Medicine & Healthcare
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A new Cochrane Review, published in the Cochrane Library today, suggests that yoga may have a beneficial effect on symptoms and quality of life in people with asthma, but effects on lung function and medication use are uncertain.
The findings, published in the Journal of the American Geriatrics Society, come from the first systematic review of studies focused on oral health and cognition.
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For patients undergoing urologic surgery, frailty may increase their risk of experiencing complications after surgery.
Socio-economic status may influence the use of health resources among children with epilepsy, even in a universal health insurance system.
A new report by a Task force of the American Society for Bone and Mineral Research provides guidance on the use of bisphosphonates, which are the most commonly used medications for osteoporosis.
A new study in rats may provide significant insights into the long-term impacts of over-consumption of sugary foods during adolescence.
In older adults, declining health is a major reason they stop driving. But when they stop driving, what impact does this have on their subsequent health and well-being?
Little is known about the long-term health of survivors of childhood cancers that affect vision, but two new studies provide valuable insights that could impact patient care and follow-up. The findings are published early online in CANCER, a peer-reviewed journal of the American Cancer Society.
A new Cochrane Review published today shows that targeting exercises to muscles that support and control the spine offers another strategy to reduce pain and disability caused by lower back pain.
Factors in the blood from calorie-restricted rats can modify energy-producing mitochondria within the insulin-producing cells that regulate blood sugar levels, new research shows. This has a positive impact on glucose-stimulated insulin secretion and protects cells from fatty acid and glucose toxicity.
Using paroxetine—a medication prescribed to treat conditions including depression, obsessive-compulsive disorder, anxiety and posttraumatic stress disorder—during the first trimester of pregnancy may increase newborns’ risk of congenital malformations and cardiac malformations. That’s the conclusion of a recent analysis published in the British Journal of Clinical Pharmacology.
Investigators estimate that during 2012, there were more than 3.1 million emergency department visits for infectious diseases among elderly US adults.
The new Concise Guide to PHARMACOLOGY 2015/2016 provides a valuable and unique overview of the key properties of more than 1,700 human drug targets, focusing on those exploited currently in the clinic or with future therapeutic potential.
Patients who have undergone radical prostatectomy often have largely unrealistic expectations with regard to their postoperative sexual function, new research shows.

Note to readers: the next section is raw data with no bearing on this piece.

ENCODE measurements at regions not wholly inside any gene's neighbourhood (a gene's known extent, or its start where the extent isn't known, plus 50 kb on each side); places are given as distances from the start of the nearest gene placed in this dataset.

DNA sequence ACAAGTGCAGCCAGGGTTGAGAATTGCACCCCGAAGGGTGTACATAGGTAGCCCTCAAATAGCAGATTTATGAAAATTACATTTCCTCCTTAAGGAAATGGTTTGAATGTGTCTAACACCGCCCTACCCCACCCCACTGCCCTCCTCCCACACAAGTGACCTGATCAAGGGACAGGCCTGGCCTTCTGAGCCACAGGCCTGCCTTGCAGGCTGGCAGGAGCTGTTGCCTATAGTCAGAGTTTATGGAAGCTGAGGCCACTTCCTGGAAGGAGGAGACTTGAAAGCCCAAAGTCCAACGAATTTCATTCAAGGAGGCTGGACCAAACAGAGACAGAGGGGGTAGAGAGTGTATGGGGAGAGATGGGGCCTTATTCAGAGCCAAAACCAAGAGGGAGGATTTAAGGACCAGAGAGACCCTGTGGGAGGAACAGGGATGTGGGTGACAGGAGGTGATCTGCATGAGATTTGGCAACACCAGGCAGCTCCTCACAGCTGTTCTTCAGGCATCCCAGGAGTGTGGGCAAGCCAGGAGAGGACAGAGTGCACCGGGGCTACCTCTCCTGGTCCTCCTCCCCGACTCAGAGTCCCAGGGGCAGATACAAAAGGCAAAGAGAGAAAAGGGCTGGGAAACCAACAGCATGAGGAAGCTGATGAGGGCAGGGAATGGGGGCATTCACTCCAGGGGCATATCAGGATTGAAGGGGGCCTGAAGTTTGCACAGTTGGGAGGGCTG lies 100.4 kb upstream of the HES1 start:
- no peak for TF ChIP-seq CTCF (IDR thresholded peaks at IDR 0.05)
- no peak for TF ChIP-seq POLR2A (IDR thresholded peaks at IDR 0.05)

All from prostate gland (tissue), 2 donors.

A new study reveals that drug shortages affecting emergency care have skyrocketed in the United States in recent years. While the prevalence of such shortages fell from 2002 to 2007; the number of shortages sharply increased by 373% (from 26 to 123) from 2008 to 2014.
New research indicates that asthma in many adolescents is not likely to involve inflammation of the airways and therefore should not be considered an allergic disease.
A new study shows that earlier initiation of sexual intercourse increases the odds of experiencing sexually transmitted infections (STIs). Also, if the age at the time of first sexual intercourse is during or near to an adolescent’s sexual maturation period, the likelihood of experiencing STIs increases.
While epilepsy and migraines in children and adolescents are closely related neurologic disorders, youth with epilepsy face a significantly higher risk of dying prematurely.
Heart Disease and Related Risk Factors May Increase the Risk of Early Death in Patients with Dementia
Diabetes, smoking, coronary heart disease, and congestive heart failure may increase the risk of premature death for hospitalized individuals and nursing home residents with dementia. Men with dementia were also more likely to experience early death compared with their female counterparts.
A new analysis indicates that many patients continue working after being diagnosed with metastatic cancer, but a heavy burden of symptoms may prevent them from doing so. Published early online in CANCER, a peer-reviewed journal of the American Cancer Society, the study illustrates the need to treat difficult symptoms so that patients can maintain their employment.
A new study shows that a surgical treatment can be effective for treating Peyronie’s disease, a disorder that leads to scarring and shortening of the penis.
Wiley Collaborates with the University of Michigan for New Open Access Journal: Learning Health Systems
John Wiley & Sons, Inc., announced the launch of Learning Health Systems (LHS), a new open access journal published in collaboration with the University of Michigan.